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Math Help - Playing cards problem

  1. #1
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    Playing cards problem

    Draw 3 cards from a standard randomized 52-card deck.

    What is the probability all three cards are the same suit?
    What is the probability the three cards are composed of two different suits?
    What is the probability the three cards are composed of three different suits?

    I got an A in my college-level probability class but for some reason I can't seem to get this one right
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  2. #2
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    Re: Playing cards problem

    For the first question, do we care what the first card we pick is? Then given the first card, how many choices do we have for the second and then the third.

    For the remaining two, thinking about Combinations from probability. There are 52 choose 3 possible combinations. To get two different suits we just need to make sure that we choose 2 from the same suit. Can you see where to go from here?

    For the last question, again do we care what the first card we pick is? Then once we choose the first we have a limited number of choices for the second. Then after choosing the first two, we have further limited choices for the third. So we can pick any of the 52 out of 52 for the first. Then we need a different suit, i.e. one card out of the 39 left which are different suits. And now how many can we choose for the third?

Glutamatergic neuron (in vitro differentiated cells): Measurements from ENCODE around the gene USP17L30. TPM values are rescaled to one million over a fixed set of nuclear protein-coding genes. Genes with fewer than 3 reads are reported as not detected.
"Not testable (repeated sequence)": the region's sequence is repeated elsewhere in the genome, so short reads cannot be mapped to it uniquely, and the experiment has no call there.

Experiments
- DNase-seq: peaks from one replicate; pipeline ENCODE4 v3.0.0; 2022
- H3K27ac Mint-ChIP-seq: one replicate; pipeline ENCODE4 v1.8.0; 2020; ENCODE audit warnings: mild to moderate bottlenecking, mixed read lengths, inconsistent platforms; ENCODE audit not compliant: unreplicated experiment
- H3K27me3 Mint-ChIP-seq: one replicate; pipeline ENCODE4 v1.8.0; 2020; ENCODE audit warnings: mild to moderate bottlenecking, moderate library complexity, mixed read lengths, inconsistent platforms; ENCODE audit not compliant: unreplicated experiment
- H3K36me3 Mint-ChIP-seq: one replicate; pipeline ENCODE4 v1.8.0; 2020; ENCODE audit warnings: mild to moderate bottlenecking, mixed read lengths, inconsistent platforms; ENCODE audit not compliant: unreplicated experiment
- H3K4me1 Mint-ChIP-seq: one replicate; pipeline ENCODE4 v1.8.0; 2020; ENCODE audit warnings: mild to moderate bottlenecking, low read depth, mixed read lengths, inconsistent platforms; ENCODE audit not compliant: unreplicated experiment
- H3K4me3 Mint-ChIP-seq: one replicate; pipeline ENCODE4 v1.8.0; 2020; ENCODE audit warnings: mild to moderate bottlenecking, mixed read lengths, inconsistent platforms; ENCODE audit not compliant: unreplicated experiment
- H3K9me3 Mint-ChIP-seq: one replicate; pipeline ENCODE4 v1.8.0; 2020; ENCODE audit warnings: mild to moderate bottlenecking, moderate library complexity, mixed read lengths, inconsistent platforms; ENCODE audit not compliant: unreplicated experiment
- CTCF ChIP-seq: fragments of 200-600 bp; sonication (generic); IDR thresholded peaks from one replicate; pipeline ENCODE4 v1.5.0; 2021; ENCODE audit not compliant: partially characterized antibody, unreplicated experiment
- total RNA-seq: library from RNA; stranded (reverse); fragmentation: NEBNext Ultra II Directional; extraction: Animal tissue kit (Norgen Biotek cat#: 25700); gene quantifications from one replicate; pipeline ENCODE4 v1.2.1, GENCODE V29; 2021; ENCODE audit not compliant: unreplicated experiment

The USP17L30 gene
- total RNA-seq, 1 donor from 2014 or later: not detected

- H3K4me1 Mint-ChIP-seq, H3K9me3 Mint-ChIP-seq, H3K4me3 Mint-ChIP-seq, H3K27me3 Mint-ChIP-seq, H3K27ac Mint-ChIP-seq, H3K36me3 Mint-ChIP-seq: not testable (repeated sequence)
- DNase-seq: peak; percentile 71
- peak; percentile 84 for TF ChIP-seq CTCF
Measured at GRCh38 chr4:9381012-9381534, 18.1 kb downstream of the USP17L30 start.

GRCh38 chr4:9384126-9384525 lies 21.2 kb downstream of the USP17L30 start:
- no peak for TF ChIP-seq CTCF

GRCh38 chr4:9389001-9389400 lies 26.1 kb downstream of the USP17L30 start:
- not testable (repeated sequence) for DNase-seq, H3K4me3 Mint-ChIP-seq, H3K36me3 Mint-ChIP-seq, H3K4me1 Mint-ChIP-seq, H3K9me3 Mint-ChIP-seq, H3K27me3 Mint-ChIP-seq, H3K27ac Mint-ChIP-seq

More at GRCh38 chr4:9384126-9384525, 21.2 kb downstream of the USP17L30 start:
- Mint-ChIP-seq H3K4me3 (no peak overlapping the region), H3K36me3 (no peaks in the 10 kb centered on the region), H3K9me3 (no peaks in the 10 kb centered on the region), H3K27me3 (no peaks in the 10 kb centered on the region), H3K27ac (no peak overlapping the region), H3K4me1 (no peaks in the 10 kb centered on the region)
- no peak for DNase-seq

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  3. #3
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    Re: Playing cards problem

    another way to approach 2:

    again, we can pick any card for the first card. we can also pick any card for the second card.

    there is a 12/51 chance that the 2nd card is the same suit as the first card. there is a 39/51 chance the 2nd card is not the same suit.

    if the first 2 cards are of the same suit, there is 39/50 chance the 3rd one doesn't match.

    if the first 2 cards are not the same suit, there is a 24/50 chance the 3rd one will be of one of their suits. this gives:

    (12/51)(39/50) + (39/51)(24/50) = 468/2550 + 936/2550 = 1404/2550 = 702/1275 = 234/425
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